Turk who tried to kill pope is released

The Turkish gunman who shot Pope John Paul II in 1981 was released from prison Thursday after serving more than 25 years in Italy and Turkey for the plot against the pontiff and the slaying of a Turkish journalist.

A white sedan whisked Mehmet Ali Agca - whose attempt to assassinate the pope gained notoriety for himself and shame for his homeland - through the gates of the high-security Kartal Prison. Nationalist supporters who had fought alongside Agca in street battles against leftists in the 1970s cheered and tossed flowers.

Agca, 48, wearing a bright blue sweater and jeans, was freed five years after he was pardoned by Italy and extradited to Turkey. He had served 20 years in prison in Italy, where John Paul forgave him in a visit to his prison cell in 1983.

"We are happy. We endlessly thank the Turkish state," said his brother, Adnan.

He said one of the first things Agca wanted to do was order a typical Turkish meal of beans and rice at a restaurant overlooking the Bosporus Strait, the narrow waterway that bisects Istanbul and joins the European and Asian continents.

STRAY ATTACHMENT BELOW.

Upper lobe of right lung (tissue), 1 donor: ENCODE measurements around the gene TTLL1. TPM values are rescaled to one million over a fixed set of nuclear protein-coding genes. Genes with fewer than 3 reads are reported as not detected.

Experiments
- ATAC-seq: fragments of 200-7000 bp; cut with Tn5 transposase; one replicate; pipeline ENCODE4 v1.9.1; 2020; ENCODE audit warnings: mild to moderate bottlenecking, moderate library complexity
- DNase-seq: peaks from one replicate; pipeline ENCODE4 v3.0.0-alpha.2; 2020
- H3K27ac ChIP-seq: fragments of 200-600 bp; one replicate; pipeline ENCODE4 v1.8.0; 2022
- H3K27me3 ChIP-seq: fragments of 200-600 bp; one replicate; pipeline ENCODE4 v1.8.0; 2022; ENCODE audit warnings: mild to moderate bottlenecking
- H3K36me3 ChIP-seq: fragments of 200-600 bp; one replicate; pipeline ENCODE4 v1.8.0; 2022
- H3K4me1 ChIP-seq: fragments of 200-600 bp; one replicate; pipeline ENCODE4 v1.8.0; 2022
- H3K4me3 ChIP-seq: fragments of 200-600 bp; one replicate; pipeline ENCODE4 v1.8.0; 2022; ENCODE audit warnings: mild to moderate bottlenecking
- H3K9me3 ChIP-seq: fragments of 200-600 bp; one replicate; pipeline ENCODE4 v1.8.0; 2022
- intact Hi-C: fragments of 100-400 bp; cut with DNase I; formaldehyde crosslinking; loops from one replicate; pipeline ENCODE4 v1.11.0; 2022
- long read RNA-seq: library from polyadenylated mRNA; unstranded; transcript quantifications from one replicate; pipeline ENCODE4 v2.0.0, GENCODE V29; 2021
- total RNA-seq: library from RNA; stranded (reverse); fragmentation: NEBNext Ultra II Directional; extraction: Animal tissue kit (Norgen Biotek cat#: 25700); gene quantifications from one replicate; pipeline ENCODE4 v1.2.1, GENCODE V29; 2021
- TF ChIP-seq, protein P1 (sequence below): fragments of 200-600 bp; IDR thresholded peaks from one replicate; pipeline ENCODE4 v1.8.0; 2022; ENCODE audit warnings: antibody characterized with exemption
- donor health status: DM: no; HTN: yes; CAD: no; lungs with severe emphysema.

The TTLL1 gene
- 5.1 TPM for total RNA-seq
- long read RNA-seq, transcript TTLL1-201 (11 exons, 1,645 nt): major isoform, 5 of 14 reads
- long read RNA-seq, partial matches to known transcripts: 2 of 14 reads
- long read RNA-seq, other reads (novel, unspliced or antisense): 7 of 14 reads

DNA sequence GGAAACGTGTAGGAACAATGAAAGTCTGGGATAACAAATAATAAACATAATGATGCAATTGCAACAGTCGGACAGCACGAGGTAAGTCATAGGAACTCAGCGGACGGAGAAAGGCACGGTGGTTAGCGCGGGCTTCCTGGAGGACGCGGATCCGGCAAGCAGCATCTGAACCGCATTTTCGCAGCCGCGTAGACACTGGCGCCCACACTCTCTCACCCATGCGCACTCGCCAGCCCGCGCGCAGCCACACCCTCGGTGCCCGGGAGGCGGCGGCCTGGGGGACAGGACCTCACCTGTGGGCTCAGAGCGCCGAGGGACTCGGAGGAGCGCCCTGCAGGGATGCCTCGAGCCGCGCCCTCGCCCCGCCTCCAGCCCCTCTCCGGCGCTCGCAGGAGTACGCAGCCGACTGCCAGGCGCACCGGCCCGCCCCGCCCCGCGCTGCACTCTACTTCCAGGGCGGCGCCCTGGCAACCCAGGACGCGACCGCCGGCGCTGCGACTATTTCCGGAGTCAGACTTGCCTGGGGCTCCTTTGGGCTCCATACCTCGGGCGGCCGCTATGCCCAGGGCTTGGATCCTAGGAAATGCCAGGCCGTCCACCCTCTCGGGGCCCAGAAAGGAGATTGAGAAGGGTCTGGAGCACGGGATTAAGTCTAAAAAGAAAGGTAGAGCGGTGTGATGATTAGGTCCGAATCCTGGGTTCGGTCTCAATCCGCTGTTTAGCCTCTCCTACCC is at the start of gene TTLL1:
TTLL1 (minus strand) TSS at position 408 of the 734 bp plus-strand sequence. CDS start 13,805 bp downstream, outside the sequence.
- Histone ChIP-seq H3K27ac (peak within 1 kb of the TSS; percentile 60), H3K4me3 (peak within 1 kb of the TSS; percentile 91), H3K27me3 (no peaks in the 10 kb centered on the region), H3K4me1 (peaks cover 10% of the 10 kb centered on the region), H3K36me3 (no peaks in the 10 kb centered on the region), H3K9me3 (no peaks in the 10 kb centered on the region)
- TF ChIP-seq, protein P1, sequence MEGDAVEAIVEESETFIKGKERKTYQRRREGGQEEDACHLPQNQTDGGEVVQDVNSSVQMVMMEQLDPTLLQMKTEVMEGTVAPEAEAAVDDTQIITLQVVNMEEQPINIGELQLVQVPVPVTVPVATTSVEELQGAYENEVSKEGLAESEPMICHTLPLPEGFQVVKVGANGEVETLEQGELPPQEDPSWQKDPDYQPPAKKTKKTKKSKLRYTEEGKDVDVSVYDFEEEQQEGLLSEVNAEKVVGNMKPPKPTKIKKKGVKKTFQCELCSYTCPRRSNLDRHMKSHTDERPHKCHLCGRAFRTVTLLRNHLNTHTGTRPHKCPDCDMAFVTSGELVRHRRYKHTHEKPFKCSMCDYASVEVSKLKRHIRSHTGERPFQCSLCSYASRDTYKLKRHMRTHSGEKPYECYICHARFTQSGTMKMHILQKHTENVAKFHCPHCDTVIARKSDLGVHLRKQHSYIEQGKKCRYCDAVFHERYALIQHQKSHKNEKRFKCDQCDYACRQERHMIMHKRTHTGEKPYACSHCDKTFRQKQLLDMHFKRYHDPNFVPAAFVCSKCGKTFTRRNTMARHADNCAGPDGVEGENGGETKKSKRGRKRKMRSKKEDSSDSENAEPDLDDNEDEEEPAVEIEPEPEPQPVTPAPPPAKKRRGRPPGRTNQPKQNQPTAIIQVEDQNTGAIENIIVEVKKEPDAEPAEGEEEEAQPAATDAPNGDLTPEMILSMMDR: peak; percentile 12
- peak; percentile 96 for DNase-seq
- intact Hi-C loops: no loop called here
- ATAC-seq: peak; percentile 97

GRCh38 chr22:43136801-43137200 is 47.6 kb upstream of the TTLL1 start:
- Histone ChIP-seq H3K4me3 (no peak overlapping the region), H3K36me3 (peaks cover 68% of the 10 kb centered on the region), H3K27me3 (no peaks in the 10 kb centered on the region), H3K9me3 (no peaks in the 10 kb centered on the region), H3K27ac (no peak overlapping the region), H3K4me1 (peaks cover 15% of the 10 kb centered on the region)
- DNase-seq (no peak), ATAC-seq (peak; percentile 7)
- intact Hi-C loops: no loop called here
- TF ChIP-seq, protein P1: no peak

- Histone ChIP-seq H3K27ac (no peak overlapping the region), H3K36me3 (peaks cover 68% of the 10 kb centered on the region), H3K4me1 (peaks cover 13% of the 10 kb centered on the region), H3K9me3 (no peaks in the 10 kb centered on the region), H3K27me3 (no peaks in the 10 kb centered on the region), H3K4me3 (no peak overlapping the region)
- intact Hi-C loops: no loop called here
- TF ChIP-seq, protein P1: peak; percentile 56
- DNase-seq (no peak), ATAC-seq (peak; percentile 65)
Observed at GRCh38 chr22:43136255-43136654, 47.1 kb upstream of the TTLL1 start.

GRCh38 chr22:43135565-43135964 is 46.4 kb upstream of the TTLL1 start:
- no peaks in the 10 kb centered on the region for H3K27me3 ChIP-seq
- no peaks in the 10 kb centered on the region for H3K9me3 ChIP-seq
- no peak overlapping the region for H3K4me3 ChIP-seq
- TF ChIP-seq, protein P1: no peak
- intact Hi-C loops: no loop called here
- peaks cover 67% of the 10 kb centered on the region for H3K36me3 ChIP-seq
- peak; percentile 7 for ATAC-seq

After his release, Agca - who initially was handcuffed - reported to a military recruitment center. As he left, uncuffed, he handed a journalist a photocopy of a Time magazine cover showing him with the pope and the headline: "Why forgive?"

Agca, who had dodged the draft in the 1970s, then went for a routine checkup at a military hospital, where he was being screened to see if he was fit for mandatory military service. It was unclear whether the army would require him to serve. Agca's lawyer said his client had applied previously to serve a shortened term in the military.

Agca slipped away through a back door only used by high military commanders and his whereabouts were not immediately known.

Outside the hospital, about 250 left-wing activists staged a protest to denounce his release. "Agca will pay!" they shouted, holding pictures of comrades killed by Agca's Gray Wolves.

Agca shot the pope as he rode in an open car in St. Peter's Square in Rome on May 13, 1981, and was captured immediately. John Paul was hit in the abdomen, left hand and right arm, but recovered because Agca's bullets missed vital organs.

Agca has never offered a motive for the shooting.

Hundreds of Agca's right-wing supporters came to Istanbul to celebrate his release.

John Paul, who died last April, met with Agca in Italy's Rebibbia prison in 1983 and forgave him, the AP reports.


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